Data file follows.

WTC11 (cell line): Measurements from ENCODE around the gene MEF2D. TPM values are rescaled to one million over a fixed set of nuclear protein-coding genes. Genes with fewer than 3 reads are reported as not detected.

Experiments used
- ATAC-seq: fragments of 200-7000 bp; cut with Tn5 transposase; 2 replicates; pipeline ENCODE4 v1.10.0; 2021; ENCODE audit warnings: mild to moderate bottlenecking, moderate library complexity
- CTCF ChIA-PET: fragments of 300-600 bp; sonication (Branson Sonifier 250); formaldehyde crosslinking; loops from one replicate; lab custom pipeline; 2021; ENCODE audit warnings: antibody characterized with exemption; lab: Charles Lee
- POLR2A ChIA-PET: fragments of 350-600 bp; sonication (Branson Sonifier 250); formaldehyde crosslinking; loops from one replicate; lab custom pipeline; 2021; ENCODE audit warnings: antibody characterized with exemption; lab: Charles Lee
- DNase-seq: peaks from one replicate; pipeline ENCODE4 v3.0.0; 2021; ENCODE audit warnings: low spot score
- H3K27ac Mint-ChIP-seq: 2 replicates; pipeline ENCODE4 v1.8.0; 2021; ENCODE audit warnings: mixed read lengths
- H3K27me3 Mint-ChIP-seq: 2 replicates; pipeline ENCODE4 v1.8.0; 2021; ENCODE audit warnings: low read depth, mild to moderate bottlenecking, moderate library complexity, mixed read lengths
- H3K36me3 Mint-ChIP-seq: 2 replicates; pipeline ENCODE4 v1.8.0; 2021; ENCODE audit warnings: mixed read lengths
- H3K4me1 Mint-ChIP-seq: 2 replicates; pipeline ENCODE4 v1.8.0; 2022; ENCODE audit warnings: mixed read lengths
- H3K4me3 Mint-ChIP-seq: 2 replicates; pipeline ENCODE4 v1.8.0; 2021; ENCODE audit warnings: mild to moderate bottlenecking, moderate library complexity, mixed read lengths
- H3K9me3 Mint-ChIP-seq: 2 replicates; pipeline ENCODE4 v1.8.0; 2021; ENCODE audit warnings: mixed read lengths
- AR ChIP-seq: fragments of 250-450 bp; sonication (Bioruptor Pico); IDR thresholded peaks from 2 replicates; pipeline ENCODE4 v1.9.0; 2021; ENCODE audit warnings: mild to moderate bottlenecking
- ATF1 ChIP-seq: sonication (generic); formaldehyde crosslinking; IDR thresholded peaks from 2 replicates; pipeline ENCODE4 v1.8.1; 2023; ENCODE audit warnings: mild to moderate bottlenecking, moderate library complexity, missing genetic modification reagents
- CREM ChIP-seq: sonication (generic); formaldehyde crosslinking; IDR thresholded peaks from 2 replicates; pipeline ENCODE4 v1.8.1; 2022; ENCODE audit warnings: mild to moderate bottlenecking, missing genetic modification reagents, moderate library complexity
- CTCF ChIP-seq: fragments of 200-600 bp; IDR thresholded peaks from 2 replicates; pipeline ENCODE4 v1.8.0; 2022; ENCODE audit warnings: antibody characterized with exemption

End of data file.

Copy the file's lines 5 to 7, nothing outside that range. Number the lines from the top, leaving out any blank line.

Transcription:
- POLR2A ChIA-PET: fragments of 350-600 bp; sonication (Branson Sonifier 250); formaldehyde crosslinking; loops from one replicate; lab custom pipeline; 2021; ENCODE audit warnings: antibody characterized with exemption; lab: Charles Lee
- DNase-seq: peaks from one replicate; pipeline ENCODE4 v3.0.0; 2021; ENCODE audit warnings: low spot score
- H3K27ac Mint-ChIP-seq: 2 replicates; pipeline ENCODE4 v1.8.0; 2021; ENCODE audit warnings: mixed read lengths